Thursday, July 23, 2015

Acknowledging the pain of Others

This is one of those articles that sound really naïve and unsophisticated; but it’s undeniably necessary and true. I posted a video on my Facebook page a few days ago and some of my Nuer brothers and sisters were enraged. While their anger wasn’t unfounded, I do believe there should be a safe, necessary manner in which anger needs to be exercised within a larger context of societal, national future. However, I’ve realized the short-sightedness with which we configure our anger and its resultant consequence.
We’ve become a population that focuses on the satisfaction of our immediate visceral reactions without the need to consider the potential effect of our anger, and what we say at the height of our polemical fancies…after all is said and done. No matter the intensity of our anger, hurt and loss, it is crucial to remember that the noble way to mourn and honor one’s lost relatives is to engage in a discourse that’d frustrate any repeat of the past. However, what we seem to care about now isn’t the dreadful past and the possible bright, promising future but the here and now and what we feel.

“I feel anger and a sense of hatred and I’ll make sure I satisfy that!”
The more we cultivate our hatred, magnify our pain and deny the pain of others, the more the hurt we feel becomes entrenched as a cultural phenomenon. Unfortunately, talking about the potential for future inter-tribal cohesive coexistence sounds like an untenable joke to some people given the magnitude of the anger they feel now. But none of us has a choice: living together is the only choice, the end gain! Regardless of what we feel or think, togetherness is the ultimate end.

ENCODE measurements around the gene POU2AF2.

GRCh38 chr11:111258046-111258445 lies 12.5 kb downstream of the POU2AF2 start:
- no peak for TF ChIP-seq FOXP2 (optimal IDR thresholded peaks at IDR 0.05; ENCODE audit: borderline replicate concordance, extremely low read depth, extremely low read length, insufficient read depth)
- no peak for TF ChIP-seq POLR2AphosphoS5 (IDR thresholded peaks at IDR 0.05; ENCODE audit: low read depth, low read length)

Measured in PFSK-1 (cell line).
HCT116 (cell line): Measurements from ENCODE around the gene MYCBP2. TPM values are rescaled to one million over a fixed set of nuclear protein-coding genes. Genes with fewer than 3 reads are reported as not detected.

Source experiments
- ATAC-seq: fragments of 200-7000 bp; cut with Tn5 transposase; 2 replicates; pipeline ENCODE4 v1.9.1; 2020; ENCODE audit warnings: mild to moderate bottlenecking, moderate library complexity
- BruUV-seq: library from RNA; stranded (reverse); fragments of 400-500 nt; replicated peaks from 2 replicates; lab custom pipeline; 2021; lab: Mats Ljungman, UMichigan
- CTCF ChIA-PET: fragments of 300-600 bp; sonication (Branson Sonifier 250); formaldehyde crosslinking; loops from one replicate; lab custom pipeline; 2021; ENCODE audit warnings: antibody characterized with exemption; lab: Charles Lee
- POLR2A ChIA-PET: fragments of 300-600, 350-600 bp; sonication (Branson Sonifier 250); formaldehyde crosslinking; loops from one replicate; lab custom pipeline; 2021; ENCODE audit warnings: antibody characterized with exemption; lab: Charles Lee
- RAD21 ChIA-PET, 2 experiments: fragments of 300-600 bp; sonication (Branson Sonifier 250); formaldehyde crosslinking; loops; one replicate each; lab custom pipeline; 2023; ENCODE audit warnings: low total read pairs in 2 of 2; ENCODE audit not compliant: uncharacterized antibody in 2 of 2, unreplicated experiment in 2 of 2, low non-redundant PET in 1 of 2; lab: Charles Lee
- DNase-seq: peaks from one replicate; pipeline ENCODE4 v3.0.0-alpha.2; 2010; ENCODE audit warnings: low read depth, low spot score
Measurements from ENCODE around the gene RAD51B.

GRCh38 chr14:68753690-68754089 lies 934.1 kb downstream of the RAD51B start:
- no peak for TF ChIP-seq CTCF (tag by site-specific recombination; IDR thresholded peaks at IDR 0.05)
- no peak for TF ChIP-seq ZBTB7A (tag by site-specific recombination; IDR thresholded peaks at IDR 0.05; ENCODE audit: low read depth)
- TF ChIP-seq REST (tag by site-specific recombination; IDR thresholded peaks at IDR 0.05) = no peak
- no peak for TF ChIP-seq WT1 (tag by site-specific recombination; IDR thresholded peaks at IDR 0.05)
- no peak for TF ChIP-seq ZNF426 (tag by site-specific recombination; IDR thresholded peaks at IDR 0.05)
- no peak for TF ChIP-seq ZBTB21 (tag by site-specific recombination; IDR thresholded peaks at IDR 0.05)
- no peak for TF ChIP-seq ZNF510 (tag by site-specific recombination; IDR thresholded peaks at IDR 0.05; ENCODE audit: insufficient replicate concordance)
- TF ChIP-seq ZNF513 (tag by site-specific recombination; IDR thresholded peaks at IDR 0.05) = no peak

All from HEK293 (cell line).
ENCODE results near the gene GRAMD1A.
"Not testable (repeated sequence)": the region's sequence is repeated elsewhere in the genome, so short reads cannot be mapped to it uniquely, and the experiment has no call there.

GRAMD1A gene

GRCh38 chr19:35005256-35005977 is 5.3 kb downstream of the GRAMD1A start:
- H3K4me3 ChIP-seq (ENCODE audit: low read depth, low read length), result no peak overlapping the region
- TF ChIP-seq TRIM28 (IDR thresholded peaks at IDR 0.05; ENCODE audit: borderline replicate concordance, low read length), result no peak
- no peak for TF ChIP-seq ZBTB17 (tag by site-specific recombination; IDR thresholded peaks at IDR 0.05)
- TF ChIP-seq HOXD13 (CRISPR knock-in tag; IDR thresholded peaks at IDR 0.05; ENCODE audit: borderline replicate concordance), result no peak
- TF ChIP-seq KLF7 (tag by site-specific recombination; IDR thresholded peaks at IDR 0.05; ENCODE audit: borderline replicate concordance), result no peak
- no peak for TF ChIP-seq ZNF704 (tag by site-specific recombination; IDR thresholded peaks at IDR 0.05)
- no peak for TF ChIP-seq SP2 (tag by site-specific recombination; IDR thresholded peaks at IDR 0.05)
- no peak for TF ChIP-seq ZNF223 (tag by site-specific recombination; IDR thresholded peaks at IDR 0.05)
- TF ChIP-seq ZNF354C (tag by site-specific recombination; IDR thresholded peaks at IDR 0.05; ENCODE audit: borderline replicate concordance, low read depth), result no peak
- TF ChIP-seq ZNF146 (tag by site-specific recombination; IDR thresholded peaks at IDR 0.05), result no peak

But there’s one thing South Sudanese need to remember. In any sociopolitical conflict, healing or the possibility of living together as a multi-tribal country rests on acknowledging the pain of those who’ve been hurt. And it’s no secret that the following are acknowledged facts:

1)    The conflict started due to President’s mishandling of intra-SPLM problems

2)    SPLM leaders overestimated their influence and underestimated the power behind the president.

3)    Nuer were targeted after the mutiny in Juba by President’s militia.

4)    War is concentrated in mostly  (not exclusively) in Nuer areas.

In spite of these accepted realities, it’s very crucial for the Nuer brothers and sisters to remember that non-Nuer members have also suffered in the senselessness of this conflict. The more we deny that others have suffered the more we foment the entrenchment of hatred in our nation. As long as others don’t deny that Nuer were massacred in large numbers in Juba, It’d be ideal for Nuer to advocate for the loss of their loved ones while acknowledging that others too have suffered and continue to suffer. Denying the pain of others is not only dishonest, but also detrimental to the future of South Sudan.
The culpability story doesn’t end at the point where we come to the conclusion that the SPLM and the President started this war. We have to remember that we also exacerbate the problem through evangelism of divisive language and policies. No one is going to live in comfort if we instigate or fuel inter-tribal hatred. Satisfaction of one’s anger feels good at the moment but all conscionable people should consider long-term effects of that state of mind when anger creeps into our sociopolitical consciousness.

It’s undeniable that corrective measures geared towards finding out structured, conscionable and remedial methodologies are unequivocally necessary. However, focusing our fancies on the immediate delight and enjoyment of anger geared towards others will only position us perpetually in the same sea of hateful stagnation.